Universities only contacting families of students in crisis once consent given

Universities only contacting families of students in crisis once consent given

Universities are only contacting the families of suicidal students during a mental health crisis once they have obtained consent, it has been reported.

Only 28 universities have taken up a scheme to contact the parent or guardian of a student in crisis, according to The Times.

The opt-in programme, which was developed following the death of University of Bristol student Ben Murray in 2018, allows students to nominate a safe contact for universities to reach in a crisis, if the student consents.

The Times has found only four of Britain’s leading universities have implemented the scheme, with seven of the leading Russell Group universities not using the programme.

The paper reports 54 out of 118 universities that responded to freedom of information requests said they use students’ emergency or next-of-kin details on a “case-by-case basis”, but only after they have gained consent.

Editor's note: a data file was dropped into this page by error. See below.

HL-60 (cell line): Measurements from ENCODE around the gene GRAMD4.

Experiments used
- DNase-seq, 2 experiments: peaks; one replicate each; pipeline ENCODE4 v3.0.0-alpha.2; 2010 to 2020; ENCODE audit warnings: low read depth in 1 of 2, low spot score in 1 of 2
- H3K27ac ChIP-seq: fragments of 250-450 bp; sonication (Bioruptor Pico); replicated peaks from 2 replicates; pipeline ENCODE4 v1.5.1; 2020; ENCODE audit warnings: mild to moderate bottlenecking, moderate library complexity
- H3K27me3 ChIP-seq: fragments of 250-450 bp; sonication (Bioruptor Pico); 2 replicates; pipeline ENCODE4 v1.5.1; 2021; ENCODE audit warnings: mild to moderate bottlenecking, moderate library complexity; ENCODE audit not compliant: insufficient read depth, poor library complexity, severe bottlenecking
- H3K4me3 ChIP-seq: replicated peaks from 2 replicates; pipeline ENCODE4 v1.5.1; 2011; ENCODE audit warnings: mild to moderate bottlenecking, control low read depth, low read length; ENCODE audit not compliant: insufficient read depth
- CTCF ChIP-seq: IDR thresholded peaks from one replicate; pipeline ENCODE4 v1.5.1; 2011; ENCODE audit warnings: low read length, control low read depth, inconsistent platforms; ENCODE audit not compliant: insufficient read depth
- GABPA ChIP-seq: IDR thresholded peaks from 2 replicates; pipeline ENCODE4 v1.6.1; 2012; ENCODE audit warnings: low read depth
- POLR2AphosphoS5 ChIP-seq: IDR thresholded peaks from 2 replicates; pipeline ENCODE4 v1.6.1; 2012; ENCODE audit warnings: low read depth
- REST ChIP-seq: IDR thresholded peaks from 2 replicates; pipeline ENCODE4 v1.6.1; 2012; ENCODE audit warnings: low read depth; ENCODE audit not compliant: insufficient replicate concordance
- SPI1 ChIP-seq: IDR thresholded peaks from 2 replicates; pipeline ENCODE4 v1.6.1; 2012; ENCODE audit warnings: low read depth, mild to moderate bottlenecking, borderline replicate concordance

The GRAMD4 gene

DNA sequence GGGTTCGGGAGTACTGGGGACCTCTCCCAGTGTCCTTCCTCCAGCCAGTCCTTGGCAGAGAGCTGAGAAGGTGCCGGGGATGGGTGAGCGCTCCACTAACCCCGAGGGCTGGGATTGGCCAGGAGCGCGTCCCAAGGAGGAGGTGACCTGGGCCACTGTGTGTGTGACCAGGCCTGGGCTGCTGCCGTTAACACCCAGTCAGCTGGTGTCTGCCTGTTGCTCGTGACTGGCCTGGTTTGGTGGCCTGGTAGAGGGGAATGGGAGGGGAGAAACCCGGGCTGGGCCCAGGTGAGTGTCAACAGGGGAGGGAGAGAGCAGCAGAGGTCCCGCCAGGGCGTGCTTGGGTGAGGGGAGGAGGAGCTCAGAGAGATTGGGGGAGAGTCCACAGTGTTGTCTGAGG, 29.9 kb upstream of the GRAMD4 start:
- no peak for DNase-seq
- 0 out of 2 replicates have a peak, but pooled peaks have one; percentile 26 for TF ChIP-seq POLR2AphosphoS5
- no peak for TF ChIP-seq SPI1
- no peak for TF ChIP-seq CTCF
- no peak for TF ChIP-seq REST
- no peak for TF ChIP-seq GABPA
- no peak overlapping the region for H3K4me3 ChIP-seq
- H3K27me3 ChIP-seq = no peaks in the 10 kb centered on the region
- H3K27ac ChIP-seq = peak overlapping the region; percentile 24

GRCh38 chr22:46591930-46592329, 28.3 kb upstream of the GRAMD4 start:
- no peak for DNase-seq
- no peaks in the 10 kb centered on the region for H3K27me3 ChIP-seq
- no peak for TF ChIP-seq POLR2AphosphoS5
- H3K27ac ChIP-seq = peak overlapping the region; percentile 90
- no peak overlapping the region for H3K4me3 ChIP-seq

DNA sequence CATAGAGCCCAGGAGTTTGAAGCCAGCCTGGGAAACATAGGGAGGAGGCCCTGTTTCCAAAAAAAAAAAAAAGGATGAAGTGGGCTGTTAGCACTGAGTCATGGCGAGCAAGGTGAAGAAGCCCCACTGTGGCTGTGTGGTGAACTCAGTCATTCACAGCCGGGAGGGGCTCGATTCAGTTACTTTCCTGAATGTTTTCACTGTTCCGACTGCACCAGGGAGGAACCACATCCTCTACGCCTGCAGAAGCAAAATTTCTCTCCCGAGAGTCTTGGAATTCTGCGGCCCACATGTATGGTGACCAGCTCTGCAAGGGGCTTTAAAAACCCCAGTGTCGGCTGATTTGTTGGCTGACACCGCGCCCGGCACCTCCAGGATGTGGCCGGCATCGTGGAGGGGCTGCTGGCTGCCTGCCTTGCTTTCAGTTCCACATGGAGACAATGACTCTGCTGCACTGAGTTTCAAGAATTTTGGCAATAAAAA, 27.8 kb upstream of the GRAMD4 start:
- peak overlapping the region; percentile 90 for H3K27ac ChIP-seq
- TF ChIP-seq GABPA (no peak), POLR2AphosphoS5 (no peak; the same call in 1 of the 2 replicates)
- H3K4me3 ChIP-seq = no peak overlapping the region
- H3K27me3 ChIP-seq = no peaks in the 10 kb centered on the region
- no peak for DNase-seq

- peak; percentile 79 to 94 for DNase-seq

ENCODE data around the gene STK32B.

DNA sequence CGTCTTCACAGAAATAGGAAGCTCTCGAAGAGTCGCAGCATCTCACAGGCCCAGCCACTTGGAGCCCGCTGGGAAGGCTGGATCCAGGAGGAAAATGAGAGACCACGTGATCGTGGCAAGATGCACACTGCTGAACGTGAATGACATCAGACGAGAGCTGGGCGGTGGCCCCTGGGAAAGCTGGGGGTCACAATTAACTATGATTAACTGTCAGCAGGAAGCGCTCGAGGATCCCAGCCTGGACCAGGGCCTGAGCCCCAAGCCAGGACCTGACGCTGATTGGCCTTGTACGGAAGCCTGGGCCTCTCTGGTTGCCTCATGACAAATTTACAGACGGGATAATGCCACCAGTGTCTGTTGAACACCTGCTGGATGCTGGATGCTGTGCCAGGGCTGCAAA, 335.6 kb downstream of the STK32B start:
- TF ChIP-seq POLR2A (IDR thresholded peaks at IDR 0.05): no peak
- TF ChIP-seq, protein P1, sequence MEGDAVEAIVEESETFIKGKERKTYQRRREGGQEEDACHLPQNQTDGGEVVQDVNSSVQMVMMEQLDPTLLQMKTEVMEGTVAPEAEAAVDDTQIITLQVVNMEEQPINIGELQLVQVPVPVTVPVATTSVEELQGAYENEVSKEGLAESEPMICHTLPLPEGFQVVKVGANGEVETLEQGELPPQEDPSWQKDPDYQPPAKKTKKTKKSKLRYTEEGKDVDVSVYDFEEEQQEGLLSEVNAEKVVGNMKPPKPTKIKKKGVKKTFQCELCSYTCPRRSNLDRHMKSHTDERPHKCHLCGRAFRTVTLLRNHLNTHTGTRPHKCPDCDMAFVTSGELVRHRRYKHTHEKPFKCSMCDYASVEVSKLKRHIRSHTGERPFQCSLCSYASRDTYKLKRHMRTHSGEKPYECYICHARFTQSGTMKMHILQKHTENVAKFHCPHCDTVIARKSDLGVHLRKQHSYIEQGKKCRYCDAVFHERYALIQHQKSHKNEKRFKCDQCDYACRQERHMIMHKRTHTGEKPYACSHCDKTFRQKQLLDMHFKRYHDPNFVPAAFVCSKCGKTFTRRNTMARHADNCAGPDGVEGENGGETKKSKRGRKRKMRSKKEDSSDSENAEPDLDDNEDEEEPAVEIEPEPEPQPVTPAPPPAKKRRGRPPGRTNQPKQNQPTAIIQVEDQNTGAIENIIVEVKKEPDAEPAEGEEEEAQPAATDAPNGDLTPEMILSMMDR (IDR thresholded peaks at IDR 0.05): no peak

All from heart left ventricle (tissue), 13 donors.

Bereaved parents told The Times this risks the lives of students who stop engaging.

Ben’s father James said: “Consent gained at registration enables the university to seek help with a student who is not engaging, won’t present themselves and is deemed a cause for serious concern.

“The key word in mental health is ‘proactive’ and consent gained at registration puts the university on the front foot when it comes to safety.”

The University of Bristol, which pioneered the opt-in scheme, had participation rates of more than 90% in its first year and 89% in 2020-21.

It was used 98 times at Bristol between November 2021 and June.

Published: by Radio NewsHub
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